With the decline in agricultural jobs since the late twentieth century, because of industrial agriculture, and a lack of other jobs, the city and surrounding rural county have suffered from reduced population and long-term poverty. The peak of population in the city was in 1950. The last major employer, the Port Gibson Oil Works, a cottonseed mill, closed in 2002.


Chartered as a town on March 12, 1803, Port Gibson is Mississippi's third-oldest European-American settlement. It was developed beginning in 1729 by French colonists, and was then within French-claimed territory known as La Louisiane.

The now defunct Port Gibson Female College was founded here in 1843. One of its buildings now serves as the city hall.

Port Gibson was the site of several clashes during the American Civil War and figured in Ulysses S. Grant's Vicksburg Campaign. The Battle of Port Gibson occurred on May 1, 1863, and resulted in the deaths of over 200 Union and Confederate soldiers. The battle was a turning point in the Confederates' ability to hold Mississippi and defend against an amphibious attack. Port Gibson is the site of the Port Gibson Oil Works, a cottonseed oil plant.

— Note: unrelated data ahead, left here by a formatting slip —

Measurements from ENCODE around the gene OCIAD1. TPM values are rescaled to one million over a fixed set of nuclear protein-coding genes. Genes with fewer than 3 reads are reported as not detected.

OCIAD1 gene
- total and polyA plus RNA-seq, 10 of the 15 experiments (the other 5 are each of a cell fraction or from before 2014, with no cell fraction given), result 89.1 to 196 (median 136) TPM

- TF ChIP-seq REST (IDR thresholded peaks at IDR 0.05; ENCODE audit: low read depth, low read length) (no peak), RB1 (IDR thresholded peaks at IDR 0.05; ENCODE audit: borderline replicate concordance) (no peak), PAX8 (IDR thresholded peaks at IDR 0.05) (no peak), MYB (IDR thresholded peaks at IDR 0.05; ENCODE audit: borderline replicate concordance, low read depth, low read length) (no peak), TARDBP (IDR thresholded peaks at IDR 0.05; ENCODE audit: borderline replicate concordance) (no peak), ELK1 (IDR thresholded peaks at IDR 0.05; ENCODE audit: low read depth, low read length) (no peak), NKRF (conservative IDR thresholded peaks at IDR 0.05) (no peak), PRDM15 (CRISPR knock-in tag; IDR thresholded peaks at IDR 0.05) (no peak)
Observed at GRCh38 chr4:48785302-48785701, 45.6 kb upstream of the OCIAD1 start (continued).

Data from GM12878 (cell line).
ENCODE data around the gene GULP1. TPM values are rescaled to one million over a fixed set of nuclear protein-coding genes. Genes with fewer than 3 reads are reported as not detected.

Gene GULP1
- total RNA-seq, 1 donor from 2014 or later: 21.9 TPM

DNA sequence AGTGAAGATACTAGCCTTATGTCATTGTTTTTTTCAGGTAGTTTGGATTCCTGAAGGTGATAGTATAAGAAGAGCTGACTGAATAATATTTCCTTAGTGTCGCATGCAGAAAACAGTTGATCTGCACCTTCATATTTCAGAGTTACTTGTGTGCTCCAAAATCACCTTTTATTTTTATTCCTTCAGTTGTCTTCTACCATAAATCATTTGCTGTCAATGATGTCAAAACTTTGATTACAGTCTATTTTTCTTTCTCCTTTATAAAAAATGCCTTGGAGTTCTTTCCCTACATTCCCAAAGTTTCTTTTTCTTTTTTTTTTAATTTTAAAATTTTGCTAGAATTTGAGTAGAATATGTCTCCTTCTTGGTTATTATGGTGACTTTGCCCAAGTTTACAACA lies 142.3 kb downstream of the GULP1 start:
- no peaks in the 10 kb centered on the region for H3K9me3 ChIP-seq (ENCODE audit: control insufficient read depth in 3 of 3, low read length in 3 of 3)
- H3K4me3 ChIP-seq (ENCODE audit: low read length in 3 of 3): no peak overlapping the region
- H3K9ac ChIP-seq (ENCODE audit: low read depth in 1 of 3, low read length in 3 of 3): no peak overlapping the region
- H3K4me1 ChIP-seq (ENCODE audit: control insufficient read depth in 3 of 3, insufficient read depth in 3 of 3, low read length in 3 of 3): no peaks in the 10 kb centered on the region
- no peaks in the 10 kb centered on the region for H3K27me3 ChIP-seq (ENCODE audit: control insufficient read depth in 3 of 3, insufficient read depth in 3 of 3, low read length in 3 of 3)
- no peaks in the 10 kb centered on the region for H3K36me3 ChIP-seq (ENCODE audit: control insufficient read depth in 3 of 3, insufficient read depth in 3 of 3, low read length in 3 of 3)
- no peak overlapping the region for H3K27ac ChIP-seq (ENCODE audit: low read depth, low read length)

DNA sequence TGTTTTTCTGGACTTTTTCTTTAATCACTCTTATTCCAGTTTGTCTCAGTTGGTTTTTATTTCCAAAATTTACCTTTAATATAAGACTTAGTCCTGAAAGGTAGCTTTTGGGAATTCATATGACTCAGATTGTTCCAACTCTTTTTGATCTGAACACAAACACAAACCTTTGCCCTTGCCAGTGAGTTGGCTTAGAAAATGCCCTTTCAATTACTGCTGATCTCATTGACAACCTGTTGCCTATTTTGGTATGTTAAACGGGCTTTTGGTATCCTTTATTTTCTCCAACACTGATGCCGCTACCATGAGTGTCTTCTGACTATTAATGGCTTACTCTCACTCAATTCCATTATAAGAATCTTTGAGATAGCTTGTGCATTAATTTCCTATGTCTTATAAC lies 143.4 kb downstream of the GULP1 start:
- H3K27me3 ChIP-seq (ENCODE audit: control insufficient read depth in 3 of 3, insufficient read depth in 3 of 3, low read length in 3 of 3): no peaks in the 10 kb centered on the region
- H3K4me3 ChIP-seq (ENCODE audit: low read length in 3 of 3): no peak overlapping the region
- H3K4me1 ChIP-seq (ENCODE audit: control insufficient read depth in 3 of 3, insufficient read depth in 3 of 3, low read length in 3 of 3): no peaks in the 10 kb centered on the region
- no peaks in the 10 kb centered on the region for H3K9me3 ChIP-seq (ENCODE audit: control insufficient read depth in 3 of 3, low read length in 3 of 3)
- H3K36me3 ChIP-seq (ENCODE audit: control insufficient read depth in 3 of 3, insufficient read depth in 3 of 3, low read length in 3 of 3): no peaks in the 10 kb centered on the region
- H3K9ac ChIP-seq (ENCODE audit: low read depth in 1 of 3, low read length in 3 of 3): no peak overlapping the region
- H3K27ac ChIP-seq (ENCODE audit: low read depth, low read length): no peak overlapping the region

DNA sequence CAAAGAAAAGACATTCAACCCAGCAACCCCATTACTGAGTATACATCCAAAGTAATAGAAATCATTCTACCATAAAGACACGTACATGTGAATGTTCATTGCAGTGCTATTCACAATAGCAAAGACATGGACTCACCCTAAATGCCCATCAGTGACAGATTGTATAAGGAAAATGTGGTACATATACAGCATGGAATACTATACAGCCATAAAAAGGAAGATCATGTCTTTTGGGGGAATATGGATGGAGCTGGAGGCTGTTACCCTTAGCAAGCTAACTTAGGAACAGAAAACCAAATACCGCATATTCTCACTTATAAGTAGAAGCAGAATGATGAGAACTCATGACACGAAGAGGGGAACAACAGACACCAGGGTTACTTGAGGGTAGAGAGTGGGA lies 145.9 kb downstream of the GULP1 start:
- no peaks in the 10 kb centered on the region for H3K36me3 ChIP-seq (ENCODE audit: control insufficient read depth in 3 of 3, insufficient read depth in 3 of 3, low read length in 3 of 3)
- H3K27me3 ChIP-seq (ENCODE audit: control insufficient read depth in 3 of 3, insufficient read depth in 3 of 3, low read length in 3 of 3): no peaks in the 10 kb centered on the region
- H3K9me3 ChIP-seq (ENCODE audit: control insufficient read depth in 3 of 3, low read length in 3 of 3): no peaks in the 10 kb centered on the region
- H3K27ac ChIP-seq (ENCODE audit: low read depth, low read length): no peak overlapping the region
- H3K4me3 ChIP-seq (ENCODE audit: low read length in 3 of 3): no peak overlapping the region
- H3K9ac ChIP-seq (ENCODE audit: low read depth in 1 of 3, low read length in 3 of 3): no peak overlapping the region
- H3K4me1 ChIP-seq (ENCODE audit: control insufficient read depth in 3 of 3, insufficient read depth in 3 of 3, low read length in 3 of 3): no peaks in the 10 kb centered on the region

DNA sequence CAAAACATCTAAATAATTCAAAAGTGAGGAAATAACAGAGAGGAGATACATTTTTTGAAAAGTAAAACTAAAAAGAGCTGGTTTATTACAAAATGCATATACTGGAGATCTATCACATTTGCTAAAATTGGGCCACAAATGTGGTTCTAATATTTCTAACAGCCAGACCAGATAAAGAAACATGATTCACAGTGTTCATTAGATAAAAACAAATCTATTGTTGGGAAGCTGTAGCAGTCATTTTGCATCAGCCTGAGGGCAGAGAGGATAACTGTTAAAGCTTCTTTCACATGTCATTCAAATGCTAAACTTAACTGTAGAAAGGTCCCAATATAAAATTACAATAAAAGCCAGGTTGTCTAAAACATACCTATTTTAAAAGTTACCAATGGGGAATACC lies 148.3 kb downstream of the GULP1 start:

Many of the town's historic buildings survived the Civil War because Grant reportedly proclaimed the city to be "too beautiful to burn". These words appear on the town's city limits signs. Historic buildings in the city include the Windsor Ruins, which have been shown in several motion pictures.

Although Port Gibson no longer has a Jewish community, Gemiluth Chessed synagogue, built in 1892, had an active congregation when the town was thriving as the county seat. It is the oldest synagogue and the only Moorish Revival building in the state. The Jewish population gradually moved to areas offering more opportunity.

Mississippi Blues Trail

The Rabbit's Foot Company was established in 1900 by Pat Chappelle, an African-American theatre owner in Tampa, Florida. He owned the leading travelling vaudeville show in the southern states, with an all-black cast of singers, musicians, comedians and entertainers. After his death in 1911, the company was taken over by Fred Swift Wolcott, a white farmer, who based the touring company in Port Gibson after 1918, and continued to run it until 1950. The Rabbit's Foot Company remained popular, but was no longer considered "authentic."